Here’s how to receive certain log messages to email or send them to services like Slack, Librato, PagerDuty, Campfire, and your own custom HTTP webhooks.
Papertrail can notify external services when new log messages match important searches. These notifications can happen every minute (like for a monitoring system), every hour, or every day, and only occur in periods when Papertrail receives new matches for a given search.
For background, see the search alert announcement blog post.
Interested in alerting when something doesn’t happen, like a cron job that doesn’t run? Check out Inactivity.
To create an alert, save a search, then attach an alert. Here’s how.
1. Save a search. In Events, search for the logs which Papertrail should alert on. Once the matches are the set which are important for this alert, click
2. Attach an alert. Give the new saved search a name, and click
Save & Setup an Alert:
Existing search: to add an alert to an existing saved search, visit the Dashboard, click the pencil icon on the saved search, then scroll down to
Create an Alert.
After following the instructions above, the last step is to choose the alert(s) and configure them. The
Create an Alert section looks like this:
Papertrail can notify:
In addition, Papertrail has non-alert integrations with services like Honeybadger, New Relic, OpsGenie, and an OS X Dashboard widget. Expand the “Integration” sidebar menu section for additional integrations.
Don’t see one you need? Just ask or implement.
Alerts are processed every minute, every hour at about the minute that the alert was created, and every day at about 5 AM in the timezone which the alert’s messages will be timestamped to. Examples:
NOTE: Alerts are not guaranteed to start and end on the same second. The impact of this is that 2 alerts with the same interval, that are associated with the same saved search, may not be triggered at the same time.
For example, say that one matching log line arrives at 09:01:10. A per minute alert that considered log lines from 09:00:09 - 09:01:09, wouldn’t find any matches. Another alert that had a start time of 1 second later would fire as expected.
Daily alerts fire at approximately 5 AM in the timezone associated with the alert. The latter can be used to change when the alert executes in local time.
For example, if a daily alert needs to run at 8 AM Pacific standard time (GMT-8), it could be implemented by setting the alert’s timezone to Samoa (GMT-11).
Note that timestamps inside alert notifications will also reflect the alert’s timezone.
Optionally, choose how many matching events must occur in the time interval chosen. For example, if a search alert runs every 10 minutes and should only be invoked when 5 or more events occur during that window, enter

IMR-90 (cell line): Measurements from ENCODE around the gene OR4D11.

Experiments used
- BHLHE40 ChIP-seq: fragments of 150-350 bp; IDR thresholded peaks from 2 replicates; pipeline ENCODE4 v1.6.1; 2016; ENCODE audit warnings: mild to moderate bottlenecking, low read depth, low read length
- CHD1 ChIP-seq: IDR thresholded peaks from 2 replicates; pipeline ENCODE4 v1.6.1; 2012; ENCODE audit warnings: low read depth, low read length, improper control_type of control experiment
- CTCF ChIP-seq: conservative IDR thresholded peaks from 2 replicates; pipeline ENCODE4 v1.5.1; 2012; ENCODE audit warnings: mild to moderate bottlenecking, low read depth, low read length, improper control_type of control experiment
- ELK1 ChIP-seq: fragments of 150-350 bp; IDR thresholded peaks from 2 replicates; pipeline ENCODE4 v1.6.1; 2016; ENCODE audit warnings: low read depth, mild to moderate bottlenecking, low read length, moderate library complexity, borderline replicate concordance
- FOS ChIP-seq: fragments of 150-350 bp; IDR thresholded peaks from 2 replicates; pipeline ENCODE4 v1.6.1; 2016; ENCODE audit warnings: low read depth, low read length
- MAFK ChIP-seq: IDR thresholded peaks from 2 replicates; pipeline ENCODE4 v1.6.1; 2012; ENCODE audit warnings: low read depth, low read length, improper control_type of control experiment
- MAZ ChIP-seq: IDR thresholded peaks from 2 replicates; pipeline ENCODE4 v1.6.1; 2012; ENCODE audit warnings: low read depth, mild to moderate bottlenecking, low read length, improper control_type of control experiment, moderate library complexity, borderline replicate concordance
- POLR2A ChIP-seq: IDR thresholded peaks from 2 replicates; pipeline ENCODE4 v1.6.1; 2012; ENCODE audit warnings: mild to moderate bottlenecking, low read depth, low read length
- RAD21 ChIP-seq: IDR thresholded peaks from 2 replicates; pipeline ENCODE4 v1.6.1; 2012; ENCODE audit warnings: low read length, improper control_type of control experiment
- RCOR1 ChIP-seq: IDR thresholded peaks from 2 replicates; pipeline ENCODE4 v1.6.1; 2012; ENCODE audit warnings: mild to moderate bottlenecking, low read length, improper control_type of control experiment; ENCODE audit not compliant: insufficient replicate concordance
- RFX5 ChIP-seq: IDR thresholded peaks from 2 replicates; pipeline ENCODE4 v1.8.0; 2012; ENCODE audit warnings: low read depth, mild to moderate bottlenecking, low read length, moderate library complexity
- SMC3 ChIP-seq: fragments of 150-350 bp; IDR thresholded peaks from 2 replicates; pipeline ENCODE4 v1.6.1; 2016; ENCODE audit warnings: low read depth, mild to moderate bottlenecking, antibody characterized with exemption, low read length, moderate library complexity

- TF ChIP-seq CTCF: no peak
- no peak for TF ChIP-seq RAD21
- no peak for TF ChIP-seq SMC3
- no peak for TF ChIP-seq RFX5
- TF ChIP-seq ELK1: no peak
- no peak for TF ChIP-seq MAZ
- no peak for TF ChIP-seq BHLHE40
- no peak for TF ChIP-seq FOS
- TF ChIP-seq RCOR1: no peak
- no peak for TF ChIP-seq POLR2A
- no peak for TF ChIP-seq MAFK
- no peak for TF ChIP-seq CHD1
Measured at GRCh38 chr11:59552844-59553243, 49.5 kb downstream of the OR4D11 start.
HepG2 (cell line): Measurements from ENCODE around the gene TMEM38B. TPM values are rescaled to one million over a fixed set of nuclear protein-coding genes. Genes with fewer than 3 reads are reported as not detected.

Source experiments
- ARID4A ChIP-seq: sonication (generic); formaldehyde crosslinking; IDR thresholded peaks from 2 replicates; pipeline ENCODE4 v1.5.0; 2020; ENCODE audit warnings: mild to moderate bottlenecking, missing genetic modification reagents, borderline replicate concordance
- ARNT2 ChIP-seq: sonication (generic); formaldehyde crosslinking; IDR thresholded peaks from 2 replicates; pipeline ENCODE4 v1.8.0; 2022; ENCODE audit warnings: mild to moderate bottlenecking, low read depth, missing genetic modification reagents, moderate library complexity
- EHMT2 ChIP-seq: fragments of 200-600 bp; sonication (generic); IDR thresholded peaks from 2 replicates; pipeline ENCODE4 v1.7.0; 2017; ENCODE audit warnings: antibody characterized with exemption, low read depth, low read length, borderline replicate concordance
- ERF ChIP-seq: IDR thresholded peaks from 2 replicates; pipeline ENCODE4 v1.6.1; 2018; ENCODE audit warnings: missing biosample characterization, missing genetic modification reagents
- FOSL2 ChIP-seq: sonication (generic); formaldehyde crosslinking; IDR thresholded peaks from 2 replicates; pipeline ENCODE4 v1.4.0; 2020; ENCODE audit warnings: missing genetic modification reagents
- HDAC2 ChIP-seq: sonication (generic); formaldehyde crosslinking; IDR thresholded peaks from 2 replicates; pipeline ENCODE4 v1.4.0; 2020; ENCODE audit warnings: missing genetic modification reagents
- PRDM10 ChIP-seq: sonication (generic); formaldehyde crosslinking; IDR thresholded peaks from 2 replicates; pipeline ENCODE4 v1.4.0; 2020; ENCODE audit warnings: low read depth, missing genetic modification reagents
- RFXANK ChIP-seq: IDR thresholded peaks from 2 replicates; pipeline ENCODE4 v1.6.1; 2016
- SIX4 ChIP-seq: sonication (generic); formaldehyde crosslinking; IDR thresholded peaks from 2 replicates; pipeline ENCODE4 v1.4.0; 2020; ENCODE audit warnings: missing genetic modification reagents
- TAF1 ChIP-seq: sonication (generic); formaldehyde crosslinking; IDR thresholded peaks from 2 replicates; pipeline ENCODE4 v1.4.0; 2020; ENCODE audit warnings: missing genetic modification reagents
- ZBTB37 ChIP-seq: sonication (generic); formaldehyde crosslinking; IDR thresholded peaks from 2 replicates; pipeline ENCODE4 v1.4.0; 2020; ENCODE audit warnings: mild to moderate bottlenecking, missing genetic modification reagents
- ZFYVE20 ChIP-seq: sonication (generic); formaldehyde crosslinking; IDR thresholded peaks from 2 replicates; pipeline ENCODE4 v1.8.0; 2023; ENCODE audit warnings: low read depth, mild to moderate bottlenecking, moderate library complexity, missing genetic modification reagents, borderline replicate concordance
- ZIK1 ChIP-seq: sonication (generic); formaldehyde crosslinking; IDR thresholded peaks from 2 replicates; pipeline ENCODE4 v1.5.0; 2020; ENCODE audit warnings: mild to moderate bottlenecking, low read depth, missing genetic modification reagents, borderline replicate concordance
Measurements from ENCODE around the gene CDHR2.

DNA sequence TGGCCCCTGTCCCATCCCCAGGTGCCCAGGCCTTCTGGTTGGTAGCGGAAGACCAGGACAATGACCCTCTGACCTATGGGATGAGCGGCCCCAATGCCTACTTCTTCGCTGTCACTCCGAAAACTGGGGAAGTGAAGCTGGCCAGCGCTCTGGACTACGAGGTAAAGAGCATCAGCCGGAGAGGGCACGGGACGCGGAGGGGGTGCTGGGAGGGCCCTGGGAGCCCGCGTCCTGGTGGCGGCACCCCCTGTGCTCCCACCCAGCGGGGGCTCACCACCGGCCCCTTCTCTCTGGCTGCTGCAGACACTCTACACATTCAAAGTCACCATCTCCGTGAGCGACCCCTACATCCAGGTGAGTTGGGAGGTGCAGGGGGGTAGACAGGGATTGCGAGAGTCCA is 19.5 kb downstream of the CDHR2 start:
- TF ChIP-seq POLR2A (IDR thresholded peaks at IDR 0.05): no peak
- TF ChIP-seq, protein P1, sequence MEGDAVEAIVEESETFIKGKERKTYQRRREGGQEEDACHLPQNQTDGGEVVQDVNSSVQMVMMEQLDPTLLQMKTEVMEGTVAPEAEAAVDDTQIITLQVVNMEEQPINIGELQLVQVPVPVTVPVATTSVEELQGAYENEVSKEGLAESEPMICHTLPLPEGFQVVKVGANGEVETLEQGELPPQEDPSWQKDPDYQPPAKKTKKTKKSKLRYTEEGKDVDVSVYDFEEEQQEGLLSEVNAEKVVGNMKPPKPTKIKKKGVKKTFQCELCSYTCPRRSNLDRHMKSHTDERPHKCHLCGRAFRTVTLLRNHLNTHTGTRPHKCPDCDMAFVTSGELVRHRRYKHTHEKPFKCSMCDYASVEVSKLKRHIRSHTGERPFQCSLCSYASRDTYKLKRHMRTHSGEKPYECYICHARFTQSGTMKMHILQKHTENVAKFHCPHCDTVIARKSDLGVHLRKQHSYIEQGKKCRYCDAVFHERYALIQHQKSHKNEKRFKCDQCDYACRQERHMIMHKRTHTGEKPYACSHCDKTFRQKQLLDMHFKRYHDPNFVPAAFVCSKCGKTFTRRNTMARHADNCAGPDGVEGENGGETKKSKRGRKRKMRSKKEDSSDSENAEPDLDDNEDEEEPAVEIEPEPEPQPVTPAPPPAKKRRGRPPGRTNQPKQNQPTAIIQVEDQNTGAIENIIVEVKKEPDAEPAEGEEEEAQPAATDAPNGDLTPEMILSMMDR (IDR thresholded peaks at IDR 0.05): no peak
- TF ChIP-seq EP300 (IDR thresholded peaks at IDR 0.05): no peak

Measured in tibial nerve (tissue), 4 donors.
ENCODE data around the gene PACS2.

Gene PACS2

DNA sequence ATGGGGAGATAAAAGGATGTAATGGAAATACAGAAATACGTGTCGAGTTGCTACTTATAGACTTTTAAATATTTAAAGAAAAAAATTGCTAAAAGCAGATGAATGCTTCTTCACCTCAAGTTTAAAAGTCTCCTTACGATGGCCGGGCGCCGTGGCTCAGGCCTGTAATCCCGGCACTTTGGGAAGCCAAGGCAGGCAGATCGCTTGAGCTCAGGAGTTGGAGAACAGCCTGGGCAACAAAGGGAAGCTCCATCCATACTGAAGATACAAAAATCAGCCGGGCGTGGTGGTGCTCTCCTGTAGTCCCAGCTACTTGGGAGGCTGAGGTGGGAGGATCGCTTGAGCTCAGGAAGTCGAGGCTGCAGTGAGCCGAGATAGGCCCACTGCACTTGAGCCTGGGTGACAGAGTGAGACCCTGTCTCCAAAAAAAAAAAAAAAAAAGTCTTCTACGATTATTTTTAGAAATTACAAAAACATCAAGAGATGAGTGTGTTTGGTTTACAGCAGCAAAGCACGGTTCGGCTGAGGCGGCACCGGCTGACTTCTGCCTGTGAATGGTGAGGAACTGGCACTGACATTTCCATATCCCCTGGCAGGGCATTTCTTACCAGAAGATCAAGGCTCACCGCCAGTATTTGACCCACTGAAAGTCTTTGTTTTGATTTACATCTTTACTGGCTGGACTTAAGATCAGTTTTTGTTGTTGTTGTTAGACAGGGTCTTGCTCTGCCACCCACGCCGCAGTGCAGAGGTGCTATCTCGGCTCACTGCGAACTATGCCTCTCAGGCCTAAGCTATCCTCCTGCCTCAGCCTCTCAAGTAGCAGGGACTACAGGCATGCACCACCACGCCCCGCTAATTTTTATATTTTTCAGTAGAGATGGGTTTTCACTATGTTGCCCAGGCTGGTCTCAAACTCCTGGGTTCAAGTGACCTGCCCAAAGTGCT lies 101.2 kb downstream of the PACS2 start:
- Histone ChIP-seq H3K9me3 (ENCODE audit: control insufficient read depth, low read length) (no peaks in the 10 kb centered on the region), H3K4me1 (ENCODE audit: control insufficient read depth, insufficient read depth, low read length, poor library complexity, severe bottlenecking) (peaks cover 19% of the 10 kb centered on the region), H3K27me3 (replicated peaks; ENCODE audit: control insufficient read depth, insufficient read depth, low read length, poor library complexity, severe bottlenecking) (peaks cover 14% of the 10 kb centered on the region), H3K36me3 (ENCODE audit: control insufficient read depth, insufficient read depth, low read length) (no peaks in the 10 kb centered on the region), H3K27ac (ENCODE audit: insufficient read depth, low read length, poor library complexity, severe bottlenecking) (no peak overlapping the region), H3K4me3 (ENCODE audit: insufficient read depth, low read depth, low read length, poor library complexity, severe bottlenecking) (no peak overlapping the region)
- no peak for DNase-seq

5. The default and most common value is
1, which means to invoke the alert any time at least one matching message has occurred.
This can also serve as finer-grained notification when log velocity changes significantly. To use alerts as fine-grained velocity notifications, create a search which matches all logs (such as
" "), then an alert with a relatively high minimum threshold. For example, a 1-minute alert interval could have a minimum of 30,000 in a minute, or an average of 500 per second.
Note that thresholds higher than 120,000 per minute (that is, 5,000/second) may yield less predictable alert invocations due to variations in Papertrail’s processing rate. The alerts will likely serve the purpose as velocity notifications, but the specific rate should not be considered authoritative.
For each alert invocation, Papertrail will truncate matching log messages to at most:
To create your own alert service or extend the set of services that Papertrail supports, visit Web hooks.
To generate an alert on inactivity, such as if a cron job or background worker fails to run, combine Papertrail with a silence-detection service like Dead Man’s Snitch or standalone application like Coal Mine.
After the system is logging output to Papertrail, then:
Save a search which matches at least one log message generated by your periodic job.
Define a webhook alert. For the webhook URL, give Papertrail the URL provided by DMS.
Choose a Papertrail alert frequency longer than your intended monitoring frequency. For example, if a cron job is meant to run every 30 minutes, choose “Every hour” for the Papertrail alert frequency. Choose a similar desired check-in frequency on DMS.
As long as the search terms appear in one or more log lines, Papertrail will update the silence-detection service. If the search has no matches in a given alert frequency, Papertrail will not hit the URL and the silence-detection service will notify you.